Mohawk Industries: Where is the ground? (NYSE: MHK)

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Mohawk Industries (MHK) hasn’t surfaced on my radar lately as my last view of the company was in early 2015 after I called for a caution after the shares had a huge run. Fast forward seven years in time, stocks lost ground as the company’s valuation was further reduced. Despite the short-term uncertainty, I see long-term appeal here.

Back to 2015

Mohawk announced the purchase of IVC Group in early 2015, as part of a deal to create a more dominant player in the global flooring market. The $1.2 billion purchase of Belgian company IVC would add some $700 million in sales to Mohawk’s business, with IVC being acquired at a multiple of 1.7 times sales.

The market took the news as good news, with shares gaining 5% on news of the deal. The shares fell to $168 at that time, while fast forwarding some 7 years from that point, the shares are actually down about 10%, currently trading in the hands of about $150 per share.

Looking at all of Mohawk at the time, the company generated $7.8 billion in sales on a rolling basis as the IVC deal was expected to add about 10% to reported revenue growth. Mohawk posted EBITDA of around $1.05 billion, for margins of around 13%, as the deal with IVC would likely add over a hundred million on that metric as well.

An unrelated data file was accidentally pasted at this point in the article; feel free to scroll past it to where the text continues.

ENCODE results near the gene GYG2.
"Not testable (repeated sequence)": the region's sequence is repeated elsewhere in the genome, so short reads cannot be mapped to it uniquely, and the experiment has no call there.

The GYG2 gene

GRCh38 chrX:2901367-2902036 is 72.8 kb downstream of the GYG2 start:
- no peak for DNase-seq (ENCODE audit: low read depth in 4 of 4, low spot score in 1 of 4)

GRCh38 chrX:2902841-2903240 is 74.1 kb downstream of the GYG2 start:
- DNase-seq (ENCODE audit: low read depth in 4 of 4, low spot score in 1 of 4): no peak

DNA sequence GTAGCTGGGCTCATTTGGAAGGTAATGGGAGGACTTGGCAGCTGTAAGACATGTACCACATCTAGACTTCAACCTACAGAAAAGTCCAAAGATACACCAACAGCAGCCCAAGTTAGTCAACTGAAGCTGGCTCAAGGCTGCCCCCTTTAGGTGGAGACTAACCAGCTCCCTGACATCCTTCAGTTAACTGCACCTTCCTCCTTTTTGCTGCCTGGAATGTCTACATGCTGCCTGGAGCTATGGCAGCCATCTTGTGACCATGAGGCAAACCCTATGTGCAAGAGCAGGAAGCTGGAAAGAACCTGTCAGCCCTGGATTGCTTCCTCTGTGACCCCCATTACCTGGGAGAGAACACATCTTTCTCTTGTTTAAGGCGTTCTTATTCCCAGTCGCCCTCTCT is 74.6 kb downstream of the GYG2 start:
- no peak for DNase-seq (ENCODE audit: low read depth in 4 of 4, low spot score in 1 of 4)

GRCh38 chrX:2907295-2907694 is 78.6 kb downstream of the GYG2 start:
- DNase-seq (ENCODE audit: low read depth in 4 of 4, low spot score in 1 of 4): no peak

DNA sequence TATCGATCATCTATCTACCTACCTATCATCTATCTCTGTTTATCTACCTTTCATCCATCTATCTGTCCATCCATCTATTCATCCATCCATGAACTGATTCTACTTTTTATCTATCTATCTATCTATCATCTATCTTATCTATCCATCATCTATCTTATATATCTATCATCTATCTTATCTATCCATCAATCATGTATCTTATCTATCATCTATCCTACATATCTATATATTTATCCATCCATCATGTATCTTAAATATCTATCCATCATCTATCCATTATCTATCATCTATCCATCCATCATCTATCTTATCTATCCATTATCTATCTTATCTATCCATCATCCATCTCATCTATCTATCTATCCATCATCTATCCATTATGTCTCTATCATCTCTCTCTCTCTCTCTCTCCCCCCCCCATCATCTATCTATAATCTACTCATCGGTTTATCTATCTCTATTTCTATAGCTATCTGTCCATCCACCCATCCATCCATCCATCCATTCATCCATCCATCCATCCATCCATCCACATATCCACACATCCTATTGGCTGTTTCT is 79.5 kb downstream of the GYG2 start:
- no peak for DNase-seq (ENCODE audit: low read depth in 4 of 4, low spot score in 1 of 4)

I pegged the pro forma net debt load at $3.3 billion, but with pro forma EBITDA coming in at just over $1.1 billion, I thought the leverage would be about 2, 8 times EBITDA. Based on the pro forma situation, the company’s equity was trading at around 19 times earnings.

Looking at past history, I thought Mohawk was a serial underperformer with pro forma sales hitting similar sales to what they did a decade prior just before the financial crisis. Given the full multiple at 19 times earnings, while the leverage would increase a bit, I was cautious after posting solid returns, up 30% in just a few months.

What happened?

Since my take on the company at $170 in early 2015, the shares have actually been on a tear, which I didn’t suspect at all. Shares continued to rally and almost doubled to hit the $300 mark at the end of 2017.

In early 2018, the company released its 2017 results as revenue hit $9.5 billion, about $1 billion ahead of pro forma 2015 results when the deal was announced. Operating income of $1.35 billion was very strong, with net income of $972 million translating to earnings of $13 per share, ahead of my 2015 estimates. Net debt was to $2.7 billion, slightly down, as strong operating performance drove EBITDA of $1.8 billion, translating into a debt-to-equity ratio of just 1.4x.

Stocks took a huge plunge in 2018 as they ended the year at just $125 per share, down about 60% from the previous year’s highs. This despite sales that only exceed a few million dollars of the 10 billion dollar mark. Operating profits fell to $1.10 billion amid inflationary pressure, with earnings per share falling to $11.50 per share.